Home » Kanye West didn’t mean antisemitic comments, says Adidas CEO Bjorn Gulden

Kanye West didn’t mean antisemitic comments, says Adidas CEO Bjorn Gulden

by Omokolade Ajayi
Kanye West

Almost a year after Adidas severed ties with Kanye West due to a string of controversial comments, Bjorn Gulden, the CEO of the renowned German sportswear giant, has come forward to defend the artist, now officially known as “Ye.” Gulden voiced his belief that West did not intend harm with his remarks and portrayed him as a creative force despite the partnership’s termination.

Last year, Adidas ended its lucrative collaboration with West, known for his Yeezy brand, following a series of offensive and antisemitic comments. This decision came after the partnership had propelled West’s fortune to a staggering $2 billion.

Gulden stated: “I don’t think he meant what he said, and I don’t think he’s a bad person – it just came across that way.” While acknowledging that West had made regrettable statements, Gulden went on to praise the multi-industry creative, calling him “one of the most creative people in the world … both in music and what I will call street culture,” but emphasized that “ending the partnership was appropriate.”

Following the termination of the Adidas-Yeezy collaboration in October 2022, the sportswear giant made an unconventional decision earlier this year. Rather than disposing of the existing inventory of Yeezy sneakers produced in partnership with Kanye West, the company chose to sell them.

In May, Gulden revealed that Adidas possessed an impressive inventory of 500 million Yeezy shoes, valued at more than $1 billion, and planned to gradually release them to the market. He also announced that a portion of the proceeds from these sales would be donated to organizations affected by West’s controversial statements.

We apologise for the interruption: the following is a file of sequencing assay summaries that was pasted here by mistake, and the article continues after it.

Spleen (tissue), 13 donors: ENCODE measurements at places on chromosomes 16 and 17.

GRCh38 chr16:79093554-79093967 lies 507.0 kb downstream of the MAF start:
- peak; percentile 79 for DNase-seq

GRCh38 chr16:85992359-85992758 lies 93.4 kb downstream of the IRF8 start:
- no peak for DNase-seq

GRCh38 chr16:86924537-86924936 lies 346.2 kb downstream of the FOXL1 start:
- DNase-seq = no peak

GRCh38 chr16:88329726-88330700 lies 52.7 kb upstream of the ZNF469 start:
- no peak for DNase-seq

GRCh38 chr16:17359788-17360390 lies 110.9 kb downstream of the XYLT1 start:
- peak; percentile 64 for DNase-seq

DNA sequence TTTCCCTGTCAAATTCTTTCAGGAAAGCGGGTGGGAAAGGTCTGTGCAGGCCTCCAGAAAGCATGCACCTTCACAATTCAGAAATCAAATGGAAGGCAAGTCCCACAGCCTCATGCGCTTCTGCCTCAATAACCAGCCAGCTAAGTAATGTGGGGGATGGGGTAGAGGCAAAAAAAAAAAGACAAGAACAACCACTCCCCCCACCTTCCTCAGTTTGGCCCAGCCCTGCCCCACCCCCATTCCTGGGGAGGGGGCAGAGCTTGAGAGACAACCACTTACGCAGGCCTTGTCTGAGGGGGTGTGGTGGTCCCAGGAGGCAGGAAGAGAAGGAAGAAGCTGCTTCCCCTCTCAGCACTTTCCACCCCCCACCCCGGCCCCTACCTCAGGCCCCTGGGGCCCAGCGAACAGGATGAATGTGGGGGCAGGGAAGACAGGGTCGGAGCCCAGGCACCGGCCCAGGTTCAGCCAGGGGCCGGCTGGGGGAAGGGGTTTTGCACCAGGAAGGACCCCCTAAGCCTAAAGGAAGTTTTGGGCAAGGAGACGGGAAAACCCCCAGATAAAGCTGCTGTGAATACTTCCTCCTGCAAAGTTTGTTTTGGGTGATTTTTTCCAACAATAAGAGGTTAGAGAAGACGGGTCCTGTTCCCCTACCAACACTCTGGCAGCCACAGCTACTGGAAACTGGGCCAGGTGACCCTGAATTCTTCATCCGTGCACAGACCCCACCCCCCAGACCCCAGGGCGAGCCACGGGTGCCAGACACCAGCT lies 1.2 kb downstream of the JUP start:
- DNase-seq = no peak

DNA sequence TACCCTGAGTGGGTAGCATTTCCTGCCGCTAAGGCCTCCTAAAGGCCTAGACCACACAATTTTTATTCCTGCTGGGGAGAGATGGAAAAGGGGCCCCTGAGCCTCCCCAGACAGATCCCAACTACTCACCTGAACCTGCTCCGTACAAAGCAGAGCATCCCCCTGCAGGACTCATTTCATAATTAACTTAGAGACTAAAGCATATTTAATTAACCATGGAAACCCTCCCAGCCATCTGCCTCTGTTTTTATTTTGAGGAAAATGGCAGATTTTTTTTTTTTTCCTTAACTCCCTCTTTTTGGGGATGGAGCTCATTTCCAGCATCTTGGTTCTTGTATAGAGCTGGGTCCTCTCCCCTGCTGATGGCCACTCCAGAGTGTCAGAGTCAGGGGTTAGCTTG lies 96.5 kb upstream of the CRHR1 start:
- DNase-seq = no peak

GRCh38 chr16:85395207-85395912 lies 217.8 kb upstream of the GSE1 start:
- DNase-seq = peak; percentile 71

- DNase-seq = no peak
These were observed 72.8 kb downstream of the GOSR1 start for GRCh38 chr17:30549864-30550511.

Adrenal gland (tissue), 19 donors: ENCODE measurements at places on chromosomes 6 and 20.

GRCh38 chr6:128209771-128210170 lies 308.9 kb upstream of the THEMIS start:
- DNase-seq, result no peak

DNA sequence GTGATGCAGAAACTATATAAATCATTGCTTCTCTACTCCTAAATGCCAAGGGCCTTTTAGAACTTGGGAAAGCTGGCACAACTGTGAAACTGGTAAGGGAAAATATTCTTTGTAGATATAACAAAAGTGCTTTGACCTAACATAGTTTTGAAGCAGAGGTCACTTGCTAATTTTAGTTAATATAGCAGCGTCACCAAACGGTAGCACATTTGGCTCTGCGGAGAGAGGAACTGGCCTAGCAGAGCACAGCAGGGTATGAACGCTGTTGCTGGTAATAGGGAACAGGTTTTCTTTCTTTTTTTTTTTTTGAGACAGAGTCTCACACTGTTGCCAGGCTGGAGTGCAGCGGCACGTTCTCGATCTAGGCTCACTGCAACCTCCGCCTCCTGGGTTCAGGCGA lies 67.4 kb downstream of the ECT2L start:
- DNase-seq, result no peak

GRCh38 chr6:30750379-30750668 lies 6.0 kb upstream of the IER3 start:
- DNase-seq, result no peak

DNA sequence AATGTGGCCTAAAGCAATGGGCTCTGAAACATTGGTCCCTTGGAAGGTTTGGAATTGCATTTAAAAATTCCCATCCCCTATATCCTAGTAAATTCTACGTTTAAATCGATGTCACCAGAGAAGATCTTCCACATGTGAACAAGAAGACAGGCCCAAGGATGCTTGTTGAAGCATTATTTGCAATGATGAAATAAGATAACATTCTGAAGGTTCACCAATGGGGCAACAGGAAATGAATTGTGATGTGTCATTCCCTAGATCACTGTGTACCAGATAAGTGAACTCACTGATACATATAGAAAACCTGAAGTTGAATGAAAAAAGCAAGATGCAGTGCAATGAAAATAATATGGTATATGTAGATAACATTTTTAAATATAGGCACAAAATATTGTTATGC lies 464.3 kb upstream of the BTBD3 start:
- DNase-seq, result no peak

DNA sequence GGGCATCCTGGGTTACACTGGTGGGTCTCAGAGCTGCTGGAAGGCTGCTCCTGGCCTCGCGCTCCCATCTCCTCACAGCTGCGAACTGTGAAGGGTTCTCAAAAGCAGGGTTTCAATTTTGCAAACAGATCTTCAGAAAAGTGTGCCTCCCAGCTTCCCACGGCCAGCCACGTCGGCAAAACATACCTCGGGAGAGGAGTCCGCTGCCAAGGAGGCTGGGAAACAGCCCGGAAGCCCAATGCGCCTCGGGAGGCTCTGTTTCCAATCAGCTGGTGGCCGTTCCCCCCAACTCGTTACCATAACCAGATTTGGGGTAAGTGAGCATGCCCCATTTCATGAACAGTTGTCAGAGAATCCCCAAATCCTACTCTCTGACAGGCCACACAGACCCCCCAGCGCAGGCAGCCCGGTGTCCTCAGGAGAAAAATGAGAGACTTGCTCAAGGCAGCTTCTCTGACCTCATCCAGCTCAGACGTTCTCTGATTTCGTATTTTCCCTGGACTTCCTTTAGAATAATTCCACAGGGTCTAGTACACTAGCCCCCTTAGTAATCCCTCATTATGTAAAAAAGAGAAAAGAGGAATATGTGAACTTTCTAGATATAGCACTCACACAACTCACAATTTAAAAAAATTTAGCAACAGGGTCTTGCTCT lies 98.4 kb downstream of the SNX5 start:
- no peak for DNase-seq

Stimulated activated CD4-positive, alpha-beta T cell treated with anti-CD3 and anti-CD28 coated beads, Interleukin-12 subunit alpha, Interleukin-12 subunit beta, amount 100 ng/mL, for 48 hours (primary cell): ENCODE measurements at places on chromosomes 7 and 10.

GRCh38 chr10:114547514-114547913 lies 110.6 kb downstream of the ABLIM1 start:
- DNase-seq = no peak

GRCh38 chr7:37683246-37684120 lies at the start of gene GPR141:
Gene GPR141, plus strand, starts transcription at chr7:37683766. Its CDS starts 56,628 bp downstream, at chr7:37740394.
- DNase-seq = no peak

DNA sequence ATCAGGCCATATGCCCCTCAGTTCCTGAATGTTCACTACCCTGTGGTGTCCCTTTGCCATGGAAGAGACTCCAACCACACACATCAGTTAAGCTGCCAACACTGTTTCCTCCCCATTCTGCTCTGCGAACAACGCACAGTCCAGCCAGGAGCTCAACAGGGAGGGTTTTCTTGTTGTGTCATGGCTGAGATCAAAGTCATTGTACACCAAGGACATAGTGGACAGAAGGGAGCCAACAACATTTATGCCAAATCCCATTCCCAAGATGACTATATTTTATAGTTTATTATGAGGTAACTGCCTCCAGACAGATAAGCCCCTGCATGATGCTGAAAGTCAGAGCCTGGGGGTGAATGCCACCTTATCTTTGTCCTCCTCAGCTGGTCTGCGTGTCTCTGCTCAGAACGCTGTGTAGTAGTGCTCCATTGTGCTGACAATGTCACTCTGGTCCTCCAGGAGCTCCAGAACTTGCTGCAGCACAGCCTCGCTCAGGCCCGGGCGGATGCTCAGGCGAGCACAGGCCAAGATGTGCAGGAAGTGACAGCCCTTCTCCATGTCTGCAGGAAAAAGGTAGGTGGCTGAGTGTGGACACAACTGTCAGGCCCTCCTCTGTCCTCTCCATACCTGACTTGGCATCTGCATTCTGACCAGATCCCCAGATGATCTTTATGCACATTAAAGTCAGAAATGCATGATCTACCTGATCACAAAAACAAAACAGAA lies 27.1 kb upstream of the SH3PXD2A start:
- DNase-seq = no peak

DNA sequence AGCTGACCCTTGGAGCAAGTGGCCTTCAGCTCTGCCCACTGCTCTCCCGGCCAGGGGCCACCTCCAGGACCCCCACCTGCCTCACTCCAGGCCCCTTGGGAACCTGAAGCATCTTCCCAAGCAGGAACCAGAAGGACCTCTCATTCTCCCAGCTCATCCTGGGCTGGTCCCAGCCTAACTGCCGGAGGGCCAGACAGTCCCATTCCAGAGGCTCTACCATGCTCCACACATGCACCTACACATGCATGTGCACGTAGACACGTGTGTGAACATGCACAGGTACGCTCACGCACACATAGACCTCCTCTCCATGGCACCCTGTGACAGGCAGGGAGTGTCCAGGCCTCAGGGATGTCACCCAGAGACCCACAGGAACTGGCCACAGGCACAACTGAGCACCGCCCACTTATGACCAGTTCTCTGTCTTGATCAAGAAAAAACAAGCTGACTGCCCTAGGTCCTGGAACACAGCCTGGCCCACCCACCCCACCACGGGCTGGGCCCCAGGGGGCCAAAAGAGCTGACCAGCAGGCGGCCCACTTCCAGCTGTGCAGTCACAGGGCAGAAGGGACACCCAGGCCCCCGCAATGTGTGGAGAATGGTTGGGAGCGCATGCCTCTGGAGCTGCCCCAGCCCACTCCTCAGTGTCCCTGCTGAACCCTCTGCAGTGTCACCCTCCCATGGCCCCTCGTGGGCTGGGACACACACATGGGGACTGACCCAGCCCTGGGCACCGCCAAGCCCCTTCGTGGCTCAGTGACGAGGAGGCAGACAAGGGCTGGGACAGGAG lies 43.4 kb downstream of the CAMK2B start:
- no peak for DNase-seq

The first batch of Yeezy sneakers was launched in June and saw unprecedented demand, quickly selling out. This success resulted in an operating profit of €176 million ($193.8 million) in the second quarter, surpassing initial projections.

The triumph of the initial sale led to approximately 20 to 25 percent of the Yeezy sneakers being cleared from warehouses, contributing €150 million ($165.2 million) to Adidas’ operating earnings for the April-to-June period.

The resounding success of the initial sale has prompted Adidas to initiate a second round of sales for West’s Yeezy sneakers. This move underscores the enduring commercial appeal of West’s line, despite the controversy surrounding the artist.

Adidas appears to be embracing a balanced approach, expressing support for West’s creative talents while upholding its decision to sever the partnership in light of his controversial statements. The successful Yeezy sneaker sales indicate that, even post-controversy, West’s brand continues to captivate consumers worldwide.

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